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October 19, 2010MATH 2510: Fin. Math. 2 12 The Resulting Yield Curve

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October 19, 2010MATH 2510: Fin. Math. 2 13 Yield Curve Estimation in Practice Yield curve estimation (also known as ”yield curve stripping”) is the back-bone/the ”meat and potatoes” of any bank’s fixed income department. Complication: More cash-flow dates than bonds. Solution: Use some interpolation scheme. (Piecewise constant, linear, Nelson- Siegel.)

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October 19, 2010MATH 2510: Fin. Math. 2 14 Complication: Which products to use? Particularly in focus ”post Credit Crunch”. This will be the topic of Course Work #2.

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October 19, 2010MATH 2510: Fin. Math. 2 15 Duration Consider this situation: You … … are a pension fund. … have to pay out £30m in 20 years … have collected £12m in premiums and invested the money in 5-year (zero coupon) bonds

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October 19, 2010MATH 2510: Fin. Math. 2 16 Assume the interest rate is 5% per year. Your assets (the zero coupon bonds) are worth £12m; you own 15.32m of them (15.32 * (1.05) -5 =12) Your liabilities (the future pension payments) have a present value of £30m* (1.05) -20 =£11.31m So all is well; you are nice and solvent. (You might report a solvency percentage of (12 – 11.31)/11.31 ~6%.)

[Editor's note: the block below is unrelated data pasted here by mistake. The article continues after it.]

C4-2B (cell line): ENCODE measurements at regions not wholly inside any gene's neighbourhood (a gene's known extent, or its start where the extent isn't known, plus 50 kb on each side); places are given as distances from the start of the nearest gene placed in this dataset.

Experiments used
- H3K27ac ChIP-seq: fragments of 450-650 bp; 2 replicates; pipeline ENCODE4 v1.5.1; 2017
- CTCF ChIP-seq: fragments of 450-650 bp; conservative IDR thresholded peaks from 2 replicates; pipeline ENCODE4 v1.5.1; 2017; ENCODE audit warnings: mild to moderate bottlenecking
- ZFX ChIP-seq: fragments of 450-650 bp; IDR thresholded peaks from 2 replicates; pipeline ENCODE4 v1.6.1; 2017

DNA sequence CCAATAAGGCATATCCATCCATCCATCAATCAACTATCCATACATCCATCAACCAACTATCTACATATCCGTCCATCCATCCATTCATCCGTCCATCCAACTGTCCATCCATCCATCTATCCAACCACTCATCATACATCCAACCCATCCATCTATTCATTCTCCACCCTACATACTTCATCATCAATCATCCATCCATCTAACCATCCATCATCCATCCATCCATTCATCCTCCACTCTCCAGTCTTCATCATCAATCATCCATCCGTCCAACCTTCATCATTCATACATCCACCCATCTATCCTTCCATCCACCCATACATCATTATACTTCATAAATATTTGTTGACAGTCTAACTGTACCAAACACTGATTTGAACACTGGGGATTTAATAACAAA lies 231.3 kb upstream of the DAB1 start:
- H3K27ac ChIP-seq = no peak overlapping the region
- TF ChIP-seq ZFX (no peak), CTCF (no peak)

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October 19, 2010MATH 2510: Fin. Math. 2 17 Now the interest rate changes to 4%. You assets are now worth £15.32m * (1.04) -5 =£12.59m, whereas the present value of your liabilities is £30m* (1.04) -20 =£13.69m. Thus: You are no longer solvent. What just happened here? And how do we avoid such nasty surprices?

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October 19, 2010MATH 2510: Fin. Math. 2 18 Calculate not only the present values of our positions, but also their sensitivity to interest rate changes. This is what duration (CT1, Unit 13, Sec. 5) is about.

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October 19, 2010MATH 2510: Fin. Math. 2 19 Set-up: Cash-flows at t k Yield curve flat at i (or continuously compounded/on force form: ) Present value of cash-flows:

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October 19, 2010MATH 2510: Fin. Math. 2 20 Effective duration The effective duration (or: volatility, or: modified duration) is defined as So: Duration is a sensitivity to shifts in the yield

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October 19, 2010MATH 2510: Fin. Math. 2 21 Macauley Duration The Macauley duration (or: discounted mean term ) is defined by So duration can also be intepreted as a weighted average of payment dates. (Also: Sensitivity to shifts in the force of interest.)